Friday, January 15, 2021

Fullbore Friday

It is 1944 near Cagny in northern France. You are leading a section of two 33-ton M4 Sherman tanks when, all of a sudden, you find yourself facing a Panther, a Tiger I, an old Mark IV — and one70-ton King Tiger.

What does an army lieutenant do? Become a naval officer. From the excellent War History Online;

Gorman found himself at the top of a ridge, looking down at a field in which the German tanks were gathered. Only 900 feet (274 meters) of open ground stood between him and the feared Königstiger. He knew that if he didn’t act immediately, his two Sherman tanks would likely be taken out. This was when he decided to put a naval tactic to good use.

By then, the Germans had spotted the Shermans. The huge gun of the closest tank – the Königstiger – was swinging around to take them out. Gorman yelled out what must have sounded like an almost suicidal order: “Ram it!”

The Sherman (named “Ballyragget”) roared at full speed down the slope, propelled so fast by gravity and its own motor that it almost skidded out of control. But the maneuver worked. Before the Königstiger could take a shot at Ballyragget, the Sherman smashed into its rear at speed.

The collision incapacitated both tanks. The Germans, shocked by what had just happened, scrambled out of their tank with their hands up.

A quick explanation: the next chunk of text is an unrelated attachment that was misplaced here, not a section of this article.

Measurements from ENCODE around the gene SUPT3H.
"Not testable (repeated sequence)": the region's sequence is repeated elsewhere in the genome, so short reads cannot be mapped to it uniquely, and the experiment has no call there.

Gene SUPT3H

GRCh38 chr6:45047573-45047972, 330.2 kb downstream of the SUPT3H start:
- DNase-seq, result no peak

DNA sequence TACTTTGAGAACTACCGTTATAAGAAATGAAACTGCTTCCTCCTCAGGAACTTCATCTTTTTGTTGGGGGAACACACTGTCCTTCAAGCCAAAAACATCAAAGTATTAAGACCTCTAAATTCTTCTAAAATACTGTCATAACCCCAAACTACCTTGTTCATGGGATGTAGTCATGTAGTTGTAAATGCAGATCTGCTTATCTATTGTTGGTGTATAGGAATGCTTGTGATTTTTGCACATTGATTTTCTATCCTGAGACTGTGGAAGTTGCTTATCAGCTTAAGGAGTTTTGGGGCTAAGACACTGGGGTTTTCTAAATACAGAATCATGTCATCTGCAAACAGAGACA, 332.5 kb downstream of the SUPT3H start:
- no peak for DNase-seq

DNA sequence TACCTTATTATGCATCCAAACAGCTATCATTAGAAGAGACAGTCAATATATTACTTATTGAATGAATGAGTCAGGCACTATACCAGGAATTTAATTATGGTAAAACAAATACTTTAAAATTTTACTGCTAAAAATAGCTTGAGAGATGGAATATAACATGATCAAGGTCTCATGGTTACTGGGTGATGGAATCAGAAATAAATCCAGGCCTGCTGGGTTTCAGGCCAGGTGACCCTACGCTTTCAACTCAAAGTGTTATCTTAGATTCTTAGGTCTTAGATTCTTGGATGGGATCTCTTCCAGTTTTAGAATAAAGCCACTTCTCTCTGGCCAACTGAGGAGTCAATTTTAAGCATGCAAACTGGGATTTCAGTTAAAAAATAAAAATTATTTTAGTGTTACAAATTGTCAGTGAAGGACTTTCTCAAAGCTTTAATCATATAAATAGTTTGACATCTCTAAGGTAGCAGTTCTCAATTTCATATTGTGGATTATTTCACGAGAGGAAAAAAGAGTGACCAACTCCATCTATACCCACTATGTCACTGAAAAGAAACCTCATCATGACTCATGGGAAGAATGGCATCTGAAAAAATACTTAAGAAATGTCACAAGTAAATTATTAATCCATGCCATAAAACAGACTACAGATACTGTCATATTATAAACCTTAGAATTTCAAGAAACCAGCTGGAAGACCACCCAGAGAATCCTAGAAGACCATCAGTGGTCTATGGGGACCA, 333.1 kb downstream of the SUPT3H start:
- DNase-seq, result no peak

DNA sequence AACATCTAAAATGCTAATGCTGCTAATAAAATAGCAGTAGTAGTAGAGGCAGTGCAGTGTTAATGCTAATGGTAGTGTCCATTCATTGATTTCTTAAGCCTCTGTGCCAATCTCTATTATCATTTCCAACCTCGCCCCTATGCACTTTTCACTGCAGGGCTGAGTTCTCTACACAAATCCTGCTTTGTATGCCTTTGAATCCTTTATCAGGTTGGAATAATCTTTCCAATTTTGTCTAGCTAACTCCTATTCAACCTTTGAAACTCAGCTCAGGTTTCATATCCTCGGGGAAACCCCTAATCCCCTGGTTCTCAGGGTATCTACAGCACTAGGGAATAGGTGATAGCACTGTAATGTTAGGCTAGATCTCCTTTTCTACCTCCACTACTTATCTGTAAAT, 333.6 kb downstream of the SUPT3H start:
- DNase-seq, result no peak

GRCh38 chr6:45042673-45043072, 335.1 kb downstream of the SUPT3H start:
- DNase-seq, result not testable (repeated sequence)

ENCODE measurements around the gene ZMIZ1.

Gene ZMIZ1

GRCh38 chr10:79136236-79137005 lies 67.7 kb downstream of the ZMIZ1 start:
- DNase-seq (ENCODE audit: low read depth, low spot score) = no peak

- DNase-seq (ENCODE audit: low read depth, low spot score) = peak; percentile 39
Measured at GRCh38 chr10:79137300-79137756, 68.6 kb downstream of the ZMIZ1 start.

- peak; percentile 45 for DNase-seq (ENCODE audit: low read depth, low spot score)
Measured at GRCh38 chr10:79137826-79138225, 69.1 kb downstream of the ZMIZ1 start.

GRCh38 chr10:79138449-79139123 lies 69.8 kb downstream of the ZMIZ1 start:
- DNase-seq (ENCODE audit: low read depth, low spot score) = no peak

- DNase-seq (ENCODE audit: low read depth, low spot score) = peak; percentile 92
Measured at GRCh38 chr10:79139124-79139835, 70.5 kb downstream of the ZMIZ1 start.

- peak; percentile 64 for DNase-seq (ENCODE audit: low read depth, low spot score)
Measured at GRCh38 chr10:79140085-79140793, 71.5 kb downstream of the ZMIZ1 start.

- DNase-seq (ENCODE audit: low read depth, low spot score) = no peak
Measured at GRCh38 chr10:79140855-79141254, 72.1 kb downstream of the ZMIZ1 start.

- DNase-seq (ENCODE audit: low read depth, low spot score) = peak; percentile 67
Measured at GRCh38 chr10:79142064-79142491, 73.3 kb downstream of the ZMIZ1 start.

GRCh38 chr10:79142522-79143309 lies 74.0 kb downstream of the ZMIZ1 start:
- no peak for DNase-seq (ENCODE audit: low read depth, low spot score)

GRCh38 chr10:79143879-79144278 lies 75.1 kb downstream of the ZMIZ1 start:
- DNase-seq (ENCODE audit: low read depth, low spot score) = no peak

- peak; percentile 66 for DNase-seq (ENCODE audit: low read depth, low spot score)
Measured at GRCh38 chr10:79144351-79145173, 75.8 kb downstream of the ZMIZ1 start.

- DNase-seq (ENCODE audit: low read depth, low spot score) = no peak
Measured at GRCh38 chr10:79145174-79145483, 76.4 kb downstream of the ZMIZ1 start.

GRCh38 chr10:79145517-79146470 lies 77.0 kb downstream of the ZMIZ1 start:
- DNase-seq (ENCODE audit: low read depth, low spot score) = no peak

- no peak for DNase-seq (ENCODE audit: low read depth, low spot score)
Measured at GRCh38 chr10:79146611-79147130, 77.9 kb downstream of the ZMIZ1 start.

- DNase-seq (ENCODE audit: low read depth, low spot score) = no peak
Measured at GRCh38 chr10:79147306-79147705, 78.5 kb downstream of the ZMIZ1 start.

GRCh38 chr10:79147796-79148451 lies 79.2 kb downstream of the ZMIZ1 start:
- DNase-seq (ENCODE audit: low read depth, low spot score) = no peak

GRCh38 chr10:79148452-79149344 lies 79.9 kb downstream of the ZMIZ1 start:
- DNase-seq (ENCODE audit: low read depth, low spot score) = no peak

Although the Königstiger was knocked out of the fight, the three other German tanks were, unfortunately, still perfectly operational. They turned their guns on the other Sherman, commanded by Sergeant Harbinson.

Out in the open, without the element of surprise Gorman’s tank had exploited, the three German tanks pounded it with their main guns, killing three crew members and putting the Sherman out of action.

Gorman and his crew took the opportunity provided by this distraction to escape from their own disabled Sherman. They fled the field before they, too, could be shot.

However, Gorman was determined to destroy the remaining three German tanks. The wounded crew members of Harbinson’s tank had taken refuge in a nearby cornfield. After assuring them that he would return, Gorman struck out on his own.

At this point, the remaining German tanks fought back. Outnumbered, Gorman had no choice but to order a retreat.

He picked up Harbinson’s crew and returned to safety. Gorman was awarded the Military Cross for his action in taking out the tanks. Indeed, the Königstiger he incapacitated was still there a year later.

Sir John Reginald Gorman CVO, CBE, MC, DL, Captain, British Army (Ret.)


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